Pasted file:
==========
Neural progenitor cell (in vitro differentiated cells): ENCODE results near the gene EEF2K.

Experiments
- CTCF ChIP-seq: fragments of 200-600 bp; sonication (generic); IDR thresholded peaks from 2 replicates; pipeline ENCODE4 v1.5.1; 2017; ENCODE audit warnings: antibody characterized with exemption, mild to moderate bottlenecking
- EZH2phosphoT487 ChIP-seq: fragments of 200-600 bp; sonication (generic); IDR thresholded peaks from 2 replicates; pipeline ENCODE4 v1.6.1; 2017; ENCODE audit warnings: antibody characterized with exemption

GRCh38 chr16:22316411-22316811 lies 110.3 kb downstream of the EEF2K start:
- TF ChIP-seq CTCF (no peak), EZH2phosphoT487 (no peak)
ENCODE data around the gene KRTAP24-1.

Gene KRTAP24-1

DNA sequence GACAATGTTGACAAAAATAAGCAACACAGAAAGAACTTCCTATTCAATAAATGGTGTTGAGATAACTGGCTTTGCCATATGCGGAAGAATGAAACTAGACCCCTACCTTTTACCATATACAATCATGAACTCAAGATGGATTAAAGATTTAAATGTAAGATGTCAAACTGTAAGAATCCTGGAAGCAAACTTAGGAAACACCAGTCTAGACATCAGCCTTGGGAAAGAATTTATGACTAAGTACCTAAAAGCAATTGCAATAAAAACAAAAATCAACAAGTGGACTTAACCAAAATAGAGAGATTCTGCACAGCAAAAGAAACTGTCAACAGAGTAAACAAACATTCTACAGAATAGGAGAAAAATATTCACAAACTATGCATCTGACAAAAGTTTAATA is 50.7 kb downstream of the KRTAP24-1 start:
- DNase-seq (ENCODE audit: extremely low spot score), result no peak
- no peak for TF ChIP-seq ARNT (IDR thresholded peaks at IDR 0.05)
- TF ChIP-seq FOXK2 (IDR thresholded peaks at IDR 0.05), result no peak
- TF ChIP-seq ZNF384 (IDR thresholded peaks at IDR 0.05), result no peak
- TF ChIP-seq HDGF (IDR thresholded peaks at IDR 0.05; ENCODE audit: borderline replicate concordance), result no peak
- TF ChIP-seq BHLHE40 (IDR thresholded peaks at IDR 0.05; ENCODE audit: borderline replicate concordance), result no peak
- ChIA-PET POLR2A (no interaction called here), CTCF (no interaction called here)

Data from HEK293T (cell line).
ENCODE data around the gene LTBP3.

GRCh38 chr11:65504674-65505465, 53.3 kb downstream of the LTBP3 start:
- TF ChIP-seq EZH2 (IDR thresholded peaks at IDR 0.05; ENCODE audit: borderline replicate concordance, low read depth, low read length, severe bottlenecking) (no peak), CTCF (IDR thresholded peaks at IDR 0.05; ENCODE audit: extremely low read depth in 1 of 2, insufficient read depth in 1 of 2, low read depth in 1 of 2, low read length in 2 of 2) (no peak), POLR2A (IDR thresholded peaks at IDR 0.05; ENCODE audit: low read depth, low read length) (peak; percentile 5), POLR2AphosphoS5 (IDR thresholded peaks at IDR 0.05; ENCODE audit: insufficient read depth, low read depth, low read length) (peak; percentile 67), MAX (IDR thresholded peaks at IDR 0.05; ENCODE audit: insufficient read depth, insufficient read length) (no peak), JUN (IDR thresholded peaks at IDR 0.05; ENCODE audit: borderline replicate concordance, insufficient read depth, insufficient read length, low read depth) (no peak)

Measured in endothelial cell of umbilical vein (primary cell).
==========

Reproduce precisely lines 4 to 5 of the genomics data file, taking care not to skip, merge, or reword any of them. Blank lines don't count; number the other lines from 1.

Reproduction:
- EZH2phosphoT487 ChIP-seq: fragments of 200-600 bp; sonication (generic); IDR thresholded peaks from 2 replicates; pipeline ENCODE4 v1.6.1; 2017; ENCODE audit warnings: antibody characterized with exemption

GRCh38 chr16:22316411-22316811 lies 110.3 kb downstream of the EEF2K start: